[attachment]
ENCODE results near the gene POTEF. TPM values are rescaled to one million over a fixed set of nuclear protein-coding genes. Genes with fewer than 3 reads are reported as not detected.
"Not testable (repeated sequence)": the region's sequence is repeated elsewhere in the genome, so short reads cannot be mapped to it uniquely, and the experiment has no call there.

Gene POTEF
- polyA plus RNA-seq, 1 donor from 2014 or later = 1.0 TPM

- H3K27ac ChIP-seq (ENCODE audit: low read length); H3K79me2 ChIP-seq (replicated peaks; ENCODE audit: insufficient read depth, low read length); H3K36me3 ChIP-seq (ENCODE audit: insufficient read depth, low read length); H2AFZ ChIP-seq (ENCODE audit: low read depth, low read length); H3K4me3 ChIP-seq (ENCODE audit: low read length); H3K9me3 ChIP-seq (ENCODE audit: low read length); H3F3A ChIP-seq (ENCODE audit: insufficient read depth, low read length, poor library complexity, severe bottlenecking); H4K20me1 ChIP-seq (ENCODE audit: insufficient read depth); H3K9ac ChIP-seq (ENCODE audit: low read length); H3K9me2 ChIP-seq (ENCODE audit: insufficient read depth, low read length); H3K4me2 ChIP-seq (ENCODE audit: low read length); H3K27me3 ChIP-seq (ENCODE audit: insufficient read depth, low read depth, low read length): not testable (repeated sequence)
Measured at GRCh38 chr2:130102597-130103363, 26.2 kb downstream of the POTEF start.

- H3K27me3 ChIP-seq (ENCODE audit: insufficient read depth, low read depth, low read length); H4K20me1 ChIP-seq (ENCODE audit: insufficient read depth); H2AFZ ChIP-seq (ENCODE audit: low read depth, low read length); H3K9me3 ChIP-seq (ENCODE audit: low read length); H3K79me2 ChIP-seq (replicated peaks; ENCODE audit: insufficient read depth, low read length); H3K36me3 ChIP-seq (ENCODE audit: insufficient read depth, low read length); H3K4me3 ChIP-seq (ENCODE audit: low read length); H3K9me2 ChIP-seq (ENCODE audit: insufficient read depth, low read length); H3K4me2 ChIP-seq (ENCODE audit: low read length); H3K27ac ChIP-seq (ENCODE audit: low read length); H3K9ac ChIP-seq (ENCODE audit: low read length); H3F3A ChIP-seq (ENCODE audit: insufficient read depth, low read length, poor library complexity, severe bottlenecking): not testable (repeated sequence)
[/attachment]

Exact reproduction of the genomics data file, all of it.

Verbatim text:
ENCODE results near the gene POTEF. TPM values are rescaled to one million over a fixed set of nuclear protein-coding genes. Genes with fewer than 3 reads are reported as not detected.
"Not testable (repeated sequence)": the region's sequence is repeated elsewhere in the genome, so short reads cannot be mapped to it uniquely, and the experiment has no call there.

Gene POTEF
- polyA plus RNA-seq, 1 donor from 2014 or later = 1.0 TPM

- H3K27ac ChIP-seq (ENCODE audit: low read length); H3K79me2 ChIP-seq (replicated peaks; ENCODE audit: insufficient read depth, low read length); H3K36me3 ChIP-seq (ENCODE audit: insufficient read depth, low read length); H2AFZ ChIP-seq (ENCODE audit: low read depth, low read length); H3K4me3 ChIP-seq (ENCODE audit: low read length); H3K9me3 ChIP-seq (ENCODE audit: low read length); H3F3A ChIP-seq (ENCODE audit: insufficient read depth, low read length, poor library complexity, severe bottlenecking); H4K20me1 ChIP-seq (ENCODE audit: insufficient read depth); H3K9ac ChIP-seq (ENCODE audit: low read length); H3K9me2 ChIP-seq (ENCODE audit: insufficient read depth, low read length); H3K4me2 ChIP-seq (ENCODE audit: low read length); H3K27me3 ChIP-seq (ENCODE audit: insufficient read depth, low read depth, low read length): not testable (repeated sequence)
Measured at GRCh38 chr2:130102597-130103363, 26.2 kb downstream of the POTEF start.

- H3K27me3 ChIP-seq (ENCODE audit: insufficient read depth, low read depth, low read length); H4K20me1 ChIP-seq (ENCODE audit: insufficient read depth); H2AFZ ChIP-seq (ENCODE audit: low read depth, low read length); H3K9me3 ChIP-seq (ENCODE audit: low read length); H3K79me2 ChIP-seq (replicated peaks; ENCODE audit: insufficient read depth, low read length); H3K36me3 ChIP-seq (ENCODE audit: insufficient read depth, low read length); H3K4me3 ChIP-seq (ENCODE audit: low read length); H3K9me2 ChIP-seq (ENCODE audit: insufficient read depth, low read length); H3K4me2 ChIP-seq (ENCODE audit: low read length); H3K27ac ChIP-seq (ENCODE audit: low read length); H3K9ac ChIP-seq (ENCODE audit: low read length); H3F3A ChIP-seq (ENCODE audit: insufficient read depth, low read length, poor library complexity, severe bottlenecking): not testable (repeated sequence)